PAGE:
Guitarslingers On Criss Cross Jazz
Peter Bernstein +3
One of the country's foremost jazz guitarists, Peter Bernstein takes his cue from the work of the renowned Grant Green, offering up melodic single-note runs that clearly sound more like horn lines than the typical chordal work of most guitarists. His first recording as a leader in some time, Heart's Content (Criss 1233) puts Bernstein in the familiar company of pianist Brad Mehldau, bassist Larry Grenadier, and drummer Bill Stewart. As is most obvious from the start, Stewart and Bernstein have a special hook up that has come through the years they have spent as members of organist Larry Goldings trio. In fact, one of that group's staples, "Little Green Men," appropriately opens up the disc.
Bernstein's muse is not about knocking you out with hot licks and fast runs, his is a more subtle art that rewards repeated listening. In this sense, Mehldau makes for a perfect partner as he too goes for a more cerebral form of jazz that is less about bebop and more about a contemporary mélange of influences. Aside from Billy Strayhorn's "Blood Count," all of the tunes here are by Bernstein and while they possess an uncanny sense of familiarity they also seem to find clever ways to distinguish themselves. Everyone is up to snuff here, and Bernstein takes his time, spinning yarns of great interest.
Jesse Van Ruller
A Dutch guitarist recently discovered by Criss Cross, Jesse Van Ruller's debut for the label found him in fast company where he relied on standards and a more reserved form of expression. Sure, there was promise evident there but it's with Circles (Criss 1235) that this major talent steps forward with an accurate presentation of his complete abilities. In an organ combo with tenor saxophonist Seamus Blake, organist Sam Yahel, and drummer Bill Stewart, Van Ruller goes for broke with a funky date chock full of creative originals.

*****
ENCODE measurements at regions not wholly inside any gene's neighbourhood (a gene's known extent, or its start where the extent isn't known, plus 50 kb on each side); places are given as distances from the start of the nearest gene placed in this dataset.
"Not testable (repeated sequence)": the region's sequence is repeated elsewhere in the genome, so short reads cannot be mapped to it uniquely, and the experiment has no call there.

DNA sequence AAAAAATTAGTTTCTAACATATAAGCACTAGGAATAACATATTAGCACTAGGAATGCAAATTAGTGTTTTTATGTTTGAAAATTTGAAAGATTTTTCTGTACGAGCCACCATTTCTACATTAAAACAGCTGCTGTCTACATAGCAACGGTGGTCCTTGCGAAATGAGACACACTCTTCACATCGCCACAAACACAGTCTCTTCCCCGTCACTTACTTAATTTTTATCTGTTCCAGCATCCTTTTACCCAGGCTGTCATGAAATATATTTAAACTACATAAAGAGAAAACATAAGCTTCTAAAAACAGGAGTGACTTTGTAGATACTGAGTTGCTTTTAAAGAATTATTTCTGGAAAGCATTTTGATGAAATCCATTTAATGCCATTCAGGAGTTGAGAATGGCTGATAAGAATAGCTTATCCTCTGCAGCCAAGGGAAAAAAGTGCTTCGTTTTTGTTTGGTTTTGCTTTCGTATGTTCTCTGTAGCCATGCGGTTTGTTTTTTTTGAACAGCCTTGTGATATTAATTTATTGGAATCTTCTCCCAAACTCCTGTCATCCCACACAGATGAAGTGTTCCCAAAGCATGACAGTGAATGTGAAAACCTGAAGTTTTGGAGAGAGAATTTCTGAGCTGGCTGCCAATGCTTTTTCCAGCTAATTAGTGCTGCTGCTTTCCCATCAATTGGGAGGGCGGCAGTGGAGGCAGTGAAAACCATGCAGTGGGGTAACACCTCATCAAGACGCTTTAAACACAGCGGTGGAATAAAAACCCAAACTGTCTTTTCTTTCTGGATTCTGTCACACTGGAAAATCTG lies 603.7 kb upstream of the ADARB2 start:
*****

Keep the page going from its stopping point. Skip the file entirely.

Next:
There's definitely a strong sense of swing that's pervasive throughout, but Van Ruller isn't afraid to get down with more soulful numbers such as the title track and "Zoab." Blake's "Black Dahlia" is a sophisticated and syncopated number that builds on a melodic seed developing over repeated permutations. As for Van Ruller the guitarist, his tone is warm and clean and his single note style is not unlike that of Peter Bernstein's but with a darker timbre more akin to Jim Hall. Regardless of how you describe it, Van Ruller's talents are sufficient enough to make him one of the next great jazz guitarists.
Nine Stories Wide
Bill Stewart is yet again a key member of the ensemble for Jonathan Kreisberg's debut set, Nine Stories Wide (Criss 1244). A tenacious move for a guitarist, Kreisberg has opted for a sparse trio format that puts him squarely in the spotlight with Stewart and bassist Larry Grenadier providing the accompaniment. Largely composed of standards, the treatment of these pieces is anything but standard. For instance, the trio puts a new twist on "Summertime" by offering it up in 5/4 time. Skirting in and out of these challenging new concoctions, Stewart thrives. This is the kind of setting that is perfect for the drummer because of the ways in which his comping is layered with varying degrees of complexity.
Kreisberg is squarely out of the Jim Hall tradition, his solos being a mix of horn-like lines and juicy chordal displays. One of Wayne Shorter's trickier lines, "Juju" finds Kreisberg handling both the lead and accompanying harmonies with seamless proficiency. It's just one example of how complete a guitarist he really is and how rewarding it all sounds on this most auspicious maiden voyage.
Finally, we come to Adam Rogers' sophomore effort for Criss Cross and chance to hear yet another very promising talent. Packed with over an hour's worth of music, all of them originals, Allegory (Criss 1242) is an advanced quintet affair that explores varied and variegated moods. Sharing the date with Rogers are saxophonist Chris Potter, pianist Ed Simon, bassist Scott Colley, and drummer Clarence Penn.
While Rogers can play sophisticated bebop along the lines of "Confluence," he also is adept at more abstract structures such as the darkly brooding "Phyrigia." In fact, this piece has shades of the ECM sound that Paul Motian was exploring back in the '80s with Bill Frisell and Joe Lovano. The banter between Potter and Rogers, such as on "Genghis," is also akin to the Motian analogy with mood ultimately being more important than pyrotechnic displays. This categorizes much of the disc as Rogers will not astound with monster chops, but instead is all the more impressive in his efforts to make this quintet breath as if it were one entity. It's challenging stuff that rewards a careful listen or two.
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